#### Abstract

We propose a new parameter for measuring the influence of a random effect in a mixed linear model. This is the probability of preponderance of the random effect under study over the other random effects. In a one-way random effects model, this is simply the probability the group random effect is larger in absolute size than the individual random effect (or error). We discuss the meaning of the parameter and relate it to the more familiar intraclass correlation coefficient. The new parameter has the appealing property that it is applicable for any distribution, whereas the intraclass correlation has its origins in normally distributed random effects. Furthermore, the new parameter directly measures the random effect's impact on the observations whereas the intraclass correlation relies on the variances (second moments) of the random effects. We suggest parametric and nonparametric estimators of the parameter, and demonstrate the applicability of the results using real data. We also indicate how to extend the ideas to models with more than two sources of variation.

#### Creative Commons License

This work is licensed under a Creative Commons Attribution-Noncommercial-No Derivative Works 4.0 License.

THE PROBABILITY OF PREPONDERANCY: AN ALTERNATIVE TO THE INTRACLASS CORRELATION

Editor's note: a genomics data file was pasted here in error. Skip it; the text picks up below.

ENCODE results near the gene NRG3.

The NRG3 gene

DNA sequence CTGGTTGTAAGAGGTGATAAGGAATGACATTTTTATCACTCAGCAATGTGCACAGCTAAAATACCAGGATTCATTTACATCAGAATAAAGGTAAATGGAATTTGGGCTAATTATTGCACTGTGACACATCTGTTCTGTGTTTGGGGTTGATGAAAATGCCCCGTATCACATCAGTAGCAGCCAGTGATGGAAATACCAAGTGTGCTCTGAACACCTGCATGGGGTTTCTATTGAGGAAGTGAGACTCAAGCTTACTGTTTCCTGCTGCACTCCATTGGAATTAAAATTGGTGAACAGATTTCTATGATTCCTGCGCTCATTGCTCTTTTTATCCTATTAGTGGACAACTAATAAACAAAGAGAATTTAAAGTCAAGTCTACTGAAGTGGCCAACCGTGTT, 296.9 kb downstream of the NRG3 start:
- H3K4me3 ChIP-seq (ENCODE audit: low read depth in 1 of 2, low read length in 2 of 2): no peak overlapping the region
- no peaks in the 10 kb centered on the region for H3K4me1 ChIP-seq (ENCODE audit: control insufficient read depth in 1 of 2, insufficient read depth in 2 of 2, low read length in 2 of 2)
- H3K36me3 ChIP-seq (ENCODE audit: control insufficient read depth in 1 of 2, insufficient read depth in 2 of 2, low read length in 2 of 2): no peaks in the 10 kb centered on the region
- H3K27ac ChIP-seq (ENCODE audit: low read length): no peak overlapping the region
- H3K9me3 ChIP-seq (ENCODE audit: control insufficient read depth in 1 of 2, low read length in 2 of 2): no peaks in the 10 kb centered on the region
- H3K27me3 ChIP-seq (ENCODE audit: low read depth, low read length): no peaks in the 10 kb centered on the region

We propose a new parameter for measuring the influence of a random effect in a mixed linear model. This is the probability of preponderance of the random effect under study over the other random effects. In a one-way random effects model, this is simply the probability the group random effect is larger in absolute size than the individual random effect (or error). We discuss the meaning of the parameter and relate it to the more familiar intraclass correlation coefficient. The new parameter has the appealing property that it is applicable for any distribution, whereas the intraclass correlation has its origins in normally distributed random effects. Furthermore, the new parameter directly measures the random effect's impact on the observations whereas the intraclass correlation relies on the variances (second moments) of the random effects. We suggest parametric and nonparametric estimators of the parameter, and demonstrate the applicability of the results using real data. We also indicate how to extend the ideas to models with more than two sources of variation.